I mentioned last week, in the introduction to the first of our series on Revelation chapter 20, and the subject “The Kingdom of God” as seen here, that the basis of man’s dreams of a Utopia, an El Dorado, is found in the biblical teaching of the word of God, and the apocalypse as one might expect is the capstone of the teaching. John’s apocalypse and, specifically, in the latter part of it has seven last things set forth. In fact, as I mention in the outline, it concludes with seven last things.
We have an introduction in verse 1 through 10 of chapter 19, and then the first of the last things is the description of the Second Advent of the Lord Jesus, given in verse 11 through verse 16, to which we looked a few weeks ago. Then in verse 17 through verse 21, that which is the equivalent of the final struggle, in which the beast and the false prophet are finally cast into the lake of fire, which burns with brimstone and the operations of those on the earth, who have been opposing the authority of God in heaven come to an end with the work of our Lord. In chapter 20, verse 1 through 3, we have the third of the last things; and that’s the binding of Satan. And the fourth is the kingdom of the Messiah, of which we’ve just read in our Scripture reading. The fifth last thing is the last rebellion, a strange section, no doubt. In fact, everyone who reads this finds this rather strange.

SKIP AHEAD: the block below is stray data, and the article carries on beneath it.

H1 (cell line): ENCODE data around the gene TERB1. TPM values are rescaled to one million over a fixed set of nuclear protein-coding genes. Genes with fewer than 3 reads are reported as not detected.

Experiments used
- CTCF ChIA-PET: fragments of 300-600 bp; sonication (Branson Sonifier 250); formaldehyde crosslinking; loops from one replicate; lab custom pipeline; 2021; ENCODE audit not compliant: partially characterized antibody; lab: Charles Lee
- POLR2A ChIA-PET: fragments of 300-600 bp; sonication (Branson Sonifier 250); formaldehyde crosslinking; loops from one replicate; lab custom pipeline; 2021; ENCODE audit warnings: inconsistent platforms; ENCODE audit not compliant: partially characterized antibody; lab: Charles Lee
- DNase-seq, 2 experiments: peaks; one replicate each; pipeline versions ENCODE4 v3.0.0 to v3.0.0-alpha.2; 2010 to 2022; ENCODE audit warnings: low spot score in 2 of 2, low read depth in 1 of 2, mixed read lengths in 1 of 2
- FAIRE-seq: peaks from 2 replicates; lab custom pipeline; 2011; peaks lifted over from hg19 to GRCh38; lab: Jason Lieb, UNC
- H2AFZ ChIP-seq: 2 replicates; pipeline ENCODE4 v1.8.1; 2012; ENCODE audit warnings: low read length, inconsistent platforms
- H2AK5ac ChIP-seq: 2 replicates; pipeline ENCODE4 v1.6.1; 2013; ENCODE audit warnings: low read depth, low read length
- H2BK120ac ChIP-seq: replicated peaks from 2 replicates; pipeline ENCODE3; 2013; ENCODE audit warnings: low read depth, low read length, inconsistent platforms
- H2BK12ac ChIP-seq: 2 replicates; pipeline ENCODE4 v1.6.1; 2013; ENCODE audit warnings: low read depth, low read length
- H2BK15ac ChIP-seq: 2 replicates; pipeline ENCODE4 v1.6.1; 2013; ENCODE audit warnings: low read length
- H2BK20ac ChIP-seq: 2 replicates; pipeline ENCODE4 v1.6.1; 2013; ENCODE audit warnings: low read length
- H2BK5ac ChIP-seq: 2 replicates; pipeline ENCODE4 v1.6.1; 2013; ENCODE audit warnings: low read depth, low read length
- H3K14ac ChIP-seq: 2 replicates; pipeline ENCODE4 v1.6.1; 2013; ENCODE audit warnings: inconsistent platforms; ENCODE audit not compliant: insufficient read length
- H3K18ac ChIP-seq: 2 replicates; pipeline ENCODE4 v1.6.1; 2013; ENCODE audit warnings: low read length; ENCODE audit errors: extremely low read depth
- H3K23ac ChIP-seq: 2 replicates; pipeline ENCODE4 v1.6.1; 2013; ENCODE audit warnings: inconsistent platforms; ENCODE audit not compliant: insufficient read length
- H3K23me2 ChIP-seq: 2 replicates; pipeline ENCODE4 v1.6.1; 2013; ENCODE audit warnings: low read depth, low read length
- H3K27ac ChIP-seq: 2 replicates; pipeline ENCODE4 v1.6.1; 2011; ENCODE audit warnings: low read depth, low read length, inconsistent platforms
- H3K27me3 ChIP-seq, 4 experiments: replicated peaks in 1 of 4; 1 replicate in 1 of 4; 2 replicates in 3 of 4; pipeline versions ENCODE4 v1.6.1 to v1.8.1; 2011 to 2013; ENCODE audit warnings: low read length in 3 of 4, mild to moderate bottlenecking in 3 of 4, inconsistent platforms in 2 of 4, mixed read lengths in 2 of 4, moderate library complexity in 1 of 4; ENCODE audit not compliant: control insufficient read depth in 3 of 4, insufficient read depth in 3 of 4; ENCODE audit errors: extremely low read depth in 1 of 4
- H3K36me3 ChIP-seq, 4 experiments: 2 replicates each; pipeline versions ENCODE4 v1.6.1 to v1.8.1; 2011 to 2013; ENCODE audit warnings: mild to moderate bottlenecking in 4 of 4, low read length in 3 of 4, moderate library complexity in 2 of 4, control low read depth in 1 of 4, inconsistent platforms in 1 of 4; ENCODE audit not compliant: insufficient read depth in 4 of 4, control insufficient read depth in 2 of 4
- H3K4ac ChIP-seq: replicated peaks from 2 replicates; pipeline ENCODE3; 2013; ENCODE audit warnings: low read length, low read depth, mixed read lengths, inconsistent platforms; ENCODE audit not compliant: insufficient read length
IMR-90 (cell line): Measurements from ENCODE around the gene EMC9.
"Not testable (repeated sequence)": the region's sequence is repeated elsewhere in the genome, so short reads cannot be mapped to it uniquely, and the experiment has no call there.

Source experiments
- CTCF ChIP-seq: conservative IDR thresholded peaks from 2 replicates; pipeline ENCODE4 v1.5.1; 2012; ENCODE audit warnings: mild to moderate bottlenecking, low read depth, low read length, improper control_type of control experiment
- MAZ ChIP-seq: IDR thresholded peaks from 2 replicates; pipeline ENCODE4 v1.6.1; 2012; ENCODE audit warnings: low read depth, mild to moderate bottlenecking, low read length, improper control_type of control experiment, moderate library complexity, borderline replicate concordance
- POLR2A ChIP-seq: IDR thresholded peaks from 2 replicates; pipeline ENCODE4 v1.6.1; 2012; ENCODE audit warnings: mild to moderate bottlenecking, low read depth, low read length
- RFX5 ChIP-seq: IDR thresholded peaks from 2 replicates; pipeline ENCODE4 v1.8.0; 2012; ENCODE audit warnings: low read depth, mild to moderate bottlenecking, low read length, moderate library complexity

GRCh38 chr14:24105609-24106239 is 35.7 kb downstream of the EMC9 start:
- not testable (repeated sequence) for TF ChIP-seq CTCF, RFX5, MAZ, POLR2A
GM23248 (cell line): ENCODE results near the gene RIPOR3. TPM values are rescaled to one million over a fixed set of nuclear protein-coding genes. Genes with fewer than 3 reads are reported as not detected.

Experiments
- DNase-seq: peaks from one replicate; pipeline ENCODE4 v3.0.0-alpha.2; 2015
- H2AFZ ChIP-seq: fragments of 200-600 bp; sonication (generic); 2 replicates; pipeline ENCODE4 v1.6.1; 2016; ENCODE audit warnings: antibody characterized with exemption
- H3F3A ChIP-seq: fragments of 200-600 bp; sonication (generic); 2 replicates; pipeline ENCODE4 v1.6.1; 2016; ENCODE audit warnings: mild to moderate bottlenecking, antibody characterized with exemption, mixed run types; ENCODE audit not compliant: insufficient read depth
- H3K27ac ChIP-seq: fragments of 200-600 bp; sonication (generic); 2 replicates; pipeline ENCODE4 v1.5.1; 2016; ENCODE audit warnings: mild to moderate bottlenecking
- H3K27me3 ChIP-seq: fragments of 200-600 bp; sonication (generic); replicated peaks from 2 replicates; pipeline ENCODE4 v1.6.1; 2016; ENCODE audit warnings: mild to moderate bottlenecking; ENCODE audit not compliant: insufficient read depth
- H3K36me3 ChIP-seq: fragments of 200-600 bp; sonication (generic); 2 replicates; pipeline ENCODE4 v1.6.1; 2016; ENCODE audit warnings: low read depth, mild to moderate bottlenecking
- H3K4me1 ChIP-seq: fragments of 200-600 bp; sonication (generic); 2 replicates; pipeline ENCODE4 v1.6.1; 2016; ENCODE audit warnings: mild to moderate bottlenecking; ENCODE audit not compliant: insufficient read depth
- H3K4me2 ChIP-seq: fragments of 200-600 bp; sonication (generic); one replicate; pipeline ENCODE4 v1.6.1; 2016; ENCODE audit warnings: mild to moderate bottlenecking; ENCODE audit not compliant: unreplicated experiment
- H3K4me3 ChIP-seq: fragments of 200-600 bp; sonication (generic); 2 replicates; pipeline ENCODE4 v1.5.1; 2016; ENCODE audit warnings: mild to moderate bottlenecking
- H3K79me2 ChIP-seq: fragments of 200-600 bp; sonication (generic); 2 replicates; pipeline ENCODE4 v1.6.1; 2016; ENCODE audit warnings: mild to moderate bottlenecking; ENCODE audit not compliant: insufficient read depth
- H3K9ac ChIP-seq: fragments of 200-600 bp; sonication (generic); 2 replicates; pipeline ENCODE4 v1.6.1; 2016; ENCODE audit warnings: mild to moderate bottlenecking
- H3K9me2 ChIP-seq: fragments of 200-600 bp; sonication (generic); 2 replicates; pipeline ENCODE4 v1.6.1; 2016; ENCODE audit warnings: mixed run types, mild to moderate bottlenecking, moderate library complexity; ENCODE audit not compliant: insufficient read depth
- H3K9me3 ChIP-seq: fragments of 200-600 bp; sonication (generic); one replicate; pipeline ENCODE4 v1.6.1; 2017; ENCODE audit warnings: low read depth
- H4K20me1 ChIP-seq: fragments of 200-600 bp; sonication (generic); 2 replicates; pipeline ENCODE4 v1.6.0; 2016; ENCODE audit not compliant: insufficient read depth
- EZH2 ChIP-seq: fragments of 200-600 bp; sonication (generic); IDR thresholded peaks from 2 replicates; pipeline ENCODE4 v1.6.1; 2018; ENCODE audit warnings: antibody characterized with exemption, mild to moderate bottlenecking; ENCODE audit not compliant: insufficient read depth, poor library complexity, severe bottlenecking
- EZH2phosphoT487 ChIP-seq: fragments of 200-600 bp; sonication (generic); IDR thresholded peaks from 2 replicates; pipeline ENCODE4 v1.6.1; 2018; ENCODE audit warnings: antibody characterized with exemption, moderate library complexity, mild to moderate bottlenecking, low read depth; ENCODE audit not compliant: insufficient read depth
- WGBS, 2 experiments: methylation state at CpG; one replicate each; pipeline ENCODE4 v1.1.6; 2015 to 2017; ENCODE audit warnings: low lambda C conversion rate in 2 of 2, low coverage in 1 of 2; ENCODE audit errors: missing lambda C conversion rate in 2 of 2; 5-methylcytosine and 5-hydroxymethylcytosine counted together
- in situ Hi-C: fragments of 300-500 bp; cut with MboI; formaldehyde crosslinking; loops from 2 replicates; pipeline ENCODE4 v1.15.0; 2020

And here, we have the last rebellion, verse 7 through verse 10. And following that, we have the Great White Throne judgment, which concludes chapter 20. And, finally, in chapter 21, verse 1 through chapter 22 in verse 5, the seventh last thing; the new heavens and the new earth.